For every type of builder, there are very few indispensable tools. For the woodworkers, the chisel is the simple, multifaceted tool you just can't live without.

Here are some basic techniques on making the most of the chisel, a tool that can take on everything from cleaning up large chunks of waste wood when constructing a porch glider, to carefully paring away thin shavings for a tight fit when you're, say, building a fence.

A few tips before you get started: Make sure to keep your chisel sharp, have a few chisels of varying sizes (if you're getting only one, make it a 3/4"), and, finally, don't go for the cheapest tools --always buy sturdy, solid chisels with life-time warranties.

Step 1: Two-handed control

For careful paring, use a 2-handed grip. One hand guides the cutting edge while the other hand provides driving power.

For extremely precise work, brace your guide hand up against the material and use it as a fulcrum to pivot on throughout the motion. You'll be surprised at how much control and accuracy you gain using this method.
In step 3, &quot;With the grain&quot;, your picture actually depicts cutting into the grain, not with the grain, which (as you note in the text) is BAD, and will lead to gouging.
*Ahem*<br><br>That is with the grain, not against the grain. In other words, he knows what he's talking about.
Not sure why you've taken such a smart-assed tone, but nonetheless:<br><br>&quot;Grain&quot; isn't a bidirectional line. Grain goes in one direction (as in, North, not North-&amp;-South).<br><br>And in his picture, he is cutting into the grain, which is bad.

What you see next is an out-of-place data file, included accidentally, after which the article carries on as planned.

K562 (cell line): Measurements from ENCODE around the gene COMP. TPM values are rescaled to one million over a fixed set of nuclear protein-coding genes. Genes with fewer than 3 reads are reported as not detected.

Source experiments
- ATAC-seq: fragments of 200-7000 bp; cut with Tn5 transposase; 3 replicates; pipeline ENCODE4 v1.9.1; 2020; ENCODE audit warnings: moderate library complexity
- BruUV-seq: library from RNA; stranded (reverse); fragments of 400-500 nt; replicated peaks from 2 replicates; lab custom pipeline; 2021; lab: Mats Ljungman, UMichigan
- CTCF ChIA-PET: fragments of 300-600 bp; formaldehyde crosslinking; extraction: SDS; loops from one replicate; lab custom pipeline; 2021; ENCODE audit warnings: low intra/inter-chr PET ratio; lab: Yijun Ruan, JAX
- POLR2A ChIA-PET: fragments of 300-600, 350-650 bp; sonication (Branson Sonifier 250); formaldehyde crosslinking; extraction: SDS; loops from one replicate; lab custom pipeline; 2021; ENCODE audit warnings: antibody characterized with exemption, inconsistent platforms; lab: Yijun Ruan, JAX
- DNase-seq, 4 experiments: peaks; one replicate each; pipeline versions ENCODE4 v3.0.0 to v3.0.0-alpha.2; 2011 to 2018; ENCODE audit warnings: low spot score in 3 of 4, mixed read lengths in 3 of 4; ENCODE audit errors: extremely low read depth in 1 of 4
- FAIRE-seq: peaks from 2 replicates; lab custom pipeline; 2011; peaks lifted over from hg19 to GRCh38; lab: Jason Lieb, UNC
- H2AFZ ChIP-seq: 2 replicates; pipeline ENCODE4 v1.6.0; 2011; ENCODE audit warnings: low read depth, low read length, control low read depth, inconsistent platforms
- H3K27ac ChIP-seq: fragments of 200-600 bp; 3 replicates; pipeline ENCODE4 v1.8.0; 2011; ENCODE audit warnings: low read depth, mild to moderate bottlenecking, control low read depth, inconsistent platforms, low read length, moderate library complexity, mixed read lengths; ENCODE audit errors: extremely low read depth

<p>You are right, Broom. I assumed when I saw this picture it was showing how not to do it, to illustrate the first sentence. However, as this is a beginners guide, I think it needs clarifying that this picture is how not to do it and it needs another picture showing the correct way going with the grain.</p>
Can anybody make mistakes after reading such perfect instructions for chiseling. Please teach us more. Sharad
yes, everybody can make mistakes after reading this
I.E&hellip; Don't cut like we are in the photo?!<br><br>I also notice that your chisel is not sharpened &mdash; it looks as if it has just been ground, or brought.<br><br>But, good advice. Chisels are widely misunderstood by people trying to work wood, and your advice will make the whole process a lot easier and safer for people.
Thanks a lot for such a good and professional guide. Hope to find more on other topics on using hand tools.
its a very good instructable BUT i bet that the person who was chiseling was a professional and not a beginner, it takes years to be good at chiseling... But it is a very good intructable.
Good Instructable; you have captured the basic principles involved for a carpenter and his chisel. You could, and I think, should have added a section on <strong>sharpening</strong> chisels; or considering the complexity, throw in an extra instuctable of that step. A section on <strong>cold chisels</strong> and their use, and you will have the chisel family. Thanks. <br/>
chisels are used too rarely today whenever I'm working and ask someone for a chisel, they give me that "What the hell would you want a chisel for??" look, and hand me a saw.
make sure you keep your chisels sharp too... a dull chisel is about as good as tits on a bull...and pretty dangerous too
Incidentally, sharpening chisels is a cakewalk, assuming you have a grinder and a stone... Simply cut a hollow on the bevel side (be sure not to overheat!) and then lay the hollow flat against the stone with a circular motion to hone to a nice razor edge, occasionally honing the flat side to dispose of burrs...
Very nicely done Instruction
Thanks, I inherited a stack of chisels when my grandfather died, and now I know what to do with them :-)
Fo' chisel my nizzle :) Good to see PM and posting as well :)

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